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Bob Dunfey, an unsung American hero of Northern Ireland's journey to reconciliation

Obituary

Published 29/08/2016

Bob Dunfey was at the heart of Democratic politics in US
Bob Dunfey was at the heart of Democratic politics in US

Senator Robert Kennedy said: "The purpose of life is to contribute in some way to making things better".

If true, we can conclude that Bob Dunfey, who has died aged 88 and was a friend of and campaigner for Bobby Kennedy, fulfilled his purpose in life a number of times over.

Bob Dunfey, born in Lowell Massachusetts (MA), was an unsung hero of the Northern Ireland peace process. He was brought up at the heart of Democratic Party politics in MA & and learned early in life that the 'back room' can be as important in politics as the 'front room' - something he applied to his involvement on this side of the Atlantic. His reach was Kerry to Derry and Ballyferriter to Belfast - right into the heart of loyalism and republicanism in the Shankill and the Falls.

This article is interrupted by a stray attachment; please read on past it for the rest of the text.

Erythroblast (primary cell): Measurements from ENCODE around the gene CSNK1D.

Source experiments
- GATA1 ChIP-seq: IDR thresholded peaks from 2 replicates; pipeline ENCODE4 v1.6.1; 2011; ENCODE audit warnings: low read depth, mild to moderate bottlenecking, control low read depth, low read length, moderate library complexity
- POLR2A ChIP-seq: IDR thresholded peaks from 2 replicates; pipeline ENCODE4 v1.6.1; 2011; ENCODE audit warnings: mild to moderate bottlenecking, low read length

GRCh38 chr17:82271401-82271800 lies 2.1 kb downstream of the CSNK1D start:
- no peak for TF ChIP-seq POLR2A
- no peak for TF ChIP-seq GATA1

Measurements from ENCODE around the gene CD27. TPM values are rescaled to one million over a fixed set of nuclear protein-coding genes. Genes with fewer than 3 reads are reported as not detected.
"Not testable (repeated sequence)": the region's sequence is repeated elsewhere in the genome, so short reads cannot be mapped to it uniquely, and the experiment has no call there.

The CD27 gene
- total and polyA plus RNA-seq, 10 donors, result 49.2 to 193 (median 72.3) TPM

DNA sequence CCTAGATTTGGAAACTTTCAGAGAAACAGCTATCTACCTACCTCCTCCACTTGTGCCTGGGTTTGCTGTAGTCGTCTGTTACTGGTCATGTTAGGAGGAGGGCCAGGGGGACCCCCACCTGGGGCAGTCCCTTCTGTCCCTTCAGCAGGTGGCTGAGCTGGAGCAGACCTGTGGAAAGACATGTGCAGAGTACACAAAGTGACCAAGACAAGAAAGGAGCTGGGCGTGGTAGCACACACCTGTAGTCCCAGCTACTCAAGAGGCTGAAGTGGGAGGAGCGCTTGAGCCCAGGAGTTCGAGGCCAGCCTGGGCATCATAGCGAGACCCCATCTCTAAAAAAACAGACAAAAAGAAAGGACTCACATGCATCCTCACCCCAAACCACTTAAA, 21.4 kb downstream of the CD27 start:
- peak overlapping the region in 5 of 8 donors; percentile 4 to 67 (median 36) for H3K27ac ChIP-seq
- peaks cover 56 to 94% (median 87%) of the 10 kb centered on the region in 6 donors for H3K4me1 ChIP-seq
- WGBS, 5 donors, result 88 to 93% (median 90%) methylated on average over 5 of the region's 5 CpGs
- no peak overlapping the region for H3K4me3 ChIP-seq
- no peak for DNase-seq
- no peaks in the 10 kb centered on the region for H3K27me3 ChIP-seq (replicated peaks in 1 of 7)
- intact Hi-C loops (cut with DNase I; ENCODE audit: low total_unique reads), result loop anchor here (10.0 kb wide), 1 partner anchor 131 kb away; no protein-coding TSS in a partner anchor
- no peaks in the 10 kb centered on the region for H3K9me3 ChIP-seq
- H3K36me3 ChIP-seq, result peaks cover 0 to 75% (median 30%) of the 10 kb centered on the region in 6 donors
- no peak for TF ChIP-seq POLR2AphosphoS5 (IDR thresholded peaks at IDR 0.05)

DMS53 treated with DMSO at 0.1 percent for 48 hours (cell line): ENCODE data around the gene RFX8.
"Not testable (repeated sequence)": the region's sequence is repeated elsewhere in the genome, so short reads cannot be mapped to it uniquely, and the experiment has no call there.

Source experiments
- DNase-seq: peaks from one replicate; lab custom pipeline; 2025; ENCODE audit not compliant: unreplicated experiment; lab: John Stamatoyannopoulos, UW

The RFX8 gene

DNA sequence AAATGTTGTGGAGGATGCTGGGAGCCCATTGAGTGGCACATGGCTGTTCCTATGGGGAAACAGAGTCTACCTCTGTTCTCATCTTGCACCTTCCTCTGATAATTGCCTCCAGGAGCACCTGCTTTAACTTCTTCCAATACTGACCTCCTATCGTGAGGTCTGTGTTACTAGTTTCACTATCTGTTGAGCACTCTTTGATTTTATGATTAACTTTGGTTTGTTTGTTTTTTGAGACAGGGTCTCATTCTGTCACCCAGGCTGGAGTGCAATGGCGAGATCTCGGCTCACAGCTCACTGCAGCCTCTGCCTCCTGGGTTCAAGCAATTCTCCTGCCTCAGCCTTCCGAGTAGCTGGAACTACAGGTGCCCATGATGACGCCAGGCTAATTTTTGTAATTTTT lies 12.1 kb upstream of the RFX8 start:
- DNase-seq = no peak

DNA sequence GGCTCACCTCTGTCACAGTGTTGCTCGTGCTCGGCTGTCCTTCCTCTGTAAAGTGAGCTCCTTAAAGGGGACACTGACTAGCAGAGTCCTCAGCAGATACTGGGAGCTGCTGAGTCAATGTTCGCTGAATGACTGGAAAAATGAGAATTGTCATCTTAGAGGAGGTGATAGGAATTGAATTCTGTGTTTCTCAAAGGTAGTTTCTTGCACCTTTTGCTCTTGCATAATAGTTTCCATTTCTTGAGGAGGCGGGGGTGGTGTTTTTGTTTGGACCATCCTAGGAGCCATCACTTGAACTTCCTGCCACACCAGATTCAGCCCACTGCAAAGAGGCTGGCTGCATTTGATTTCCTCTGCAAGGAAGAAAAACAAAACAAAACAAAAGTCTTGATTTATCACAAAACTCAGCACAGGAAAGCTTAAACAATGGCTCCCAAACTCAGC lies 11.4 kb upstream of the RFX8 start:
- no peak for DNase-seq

Bob returned to build a house in his ancestral home of Ballyferriter. 'Feorann' enabled his American extended family and friends to reignite an active link with the country of their origin, and he himself returned every summer for 35 years. His Irish involvement was sustained through this and the family's leadership in the American Ireland Fund from its founding. Bob's commitment was driven by philanthropy, made possible by the family's former hotel business (Omni Hotels International) and politics. In this he played a key role in Bobby Kennedy's presidential campaign in Maine (Kennedy would call him every Sunday) and it was Bob Dunfey who approached George Mitchell to fill Edmund Muskie's vacated Senate seat in 1980 - leading to Mitchell's ultimate appointment as Senate Majority Leader.

Subsequently, Bob and his brother Jack accompanied Senator Mitchell when he was appointed President Clinton's Economic Advisor on Northern Ireland on his first fact-finding mission. On his first day in the province they brought him to meet community leaders on the Shankill and Falls to hear of the reality of deprivation behind the 'Troubles' headlines. The Shankill visit was to cement a relationship with the Dunfeys which ensured that the voice of what was described as 'working class unionism' was heard in the United States as the 'peace process' developed.